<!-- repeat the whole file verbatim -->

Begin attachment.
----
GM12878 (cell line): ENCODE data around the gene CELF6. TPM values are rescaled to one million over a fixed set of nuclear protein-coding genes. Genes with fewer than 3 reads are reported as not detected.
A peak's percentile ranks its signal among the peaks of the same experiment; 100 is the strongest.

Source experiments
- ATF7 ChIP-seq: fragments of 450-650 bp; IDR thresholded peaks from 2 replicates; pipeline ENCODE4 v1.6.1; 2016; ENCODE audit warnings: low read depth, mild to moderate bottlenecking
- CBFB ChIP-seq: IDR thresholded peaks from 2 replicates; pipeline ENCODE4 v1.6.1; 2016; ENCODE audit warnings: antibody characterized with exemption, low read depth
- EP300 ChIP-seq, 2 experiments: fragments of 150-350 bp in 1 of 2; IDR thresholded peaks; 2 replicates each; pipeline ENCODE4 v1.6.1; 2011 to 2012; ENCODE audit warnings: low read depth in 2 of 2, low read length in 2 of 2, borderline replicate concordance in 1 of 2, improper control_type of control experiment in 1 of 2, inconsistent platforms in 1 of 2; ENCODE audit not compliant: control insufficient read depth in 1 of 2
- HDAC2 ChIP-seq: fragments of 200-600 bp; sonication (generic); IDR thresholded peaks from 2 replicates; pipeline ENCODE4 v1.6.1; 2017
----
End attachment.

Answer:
GM12878 (cell line): ENCODE data around the gene CELF6. TPM values are rescaled to one million over a fixed set of nuclear protein-coding genes. Genes with fewer than 3 reads are reported as not detected.
A peak's percentile ranks its signal among the peaks of the same experiment; 100 is the strongest.

Source experiments
- ATF7 ChIP-seq: fragments of 450-650 bp; IDR thresholded peaks from 2 replicates; pipeline ENCODE4 v1.6.1; 2016; ENCODE audit warnings: low read depth, mild to moderate bottlenecking
- CBFB ChIP-seq: IDR thresholded peaks from 2 replicates; pipeline ENCODE4 v1.6.1; 2016; ENCODE audit warnings: antibody characterized with exemption, low read depth
- EP300 ChIP-seq, 2 experiments: fragments of 150-350 bp in 1 of 2; IDR thresholded peaks; 2 replicates each; pipeline ENCODE4 v1.6.1; 2011 to 2012; ENCODE audit warnings: low read depth in 2 of 2, low read length in 2 of 2, borderline replicate concordance in 1 of 2, improper control_type of control experiment in 1 of 2, inconsistent platforms in 1 of 2; ENCODE audit not compliant: control insufficient read depth in 1 of 2
- HDAC2 ChIP-seq: fragments of 200-600 bp; sonication (generic); IDR thresholded peaks from 2 replicates; pipeline ENCODE4 v1.6.1; 2017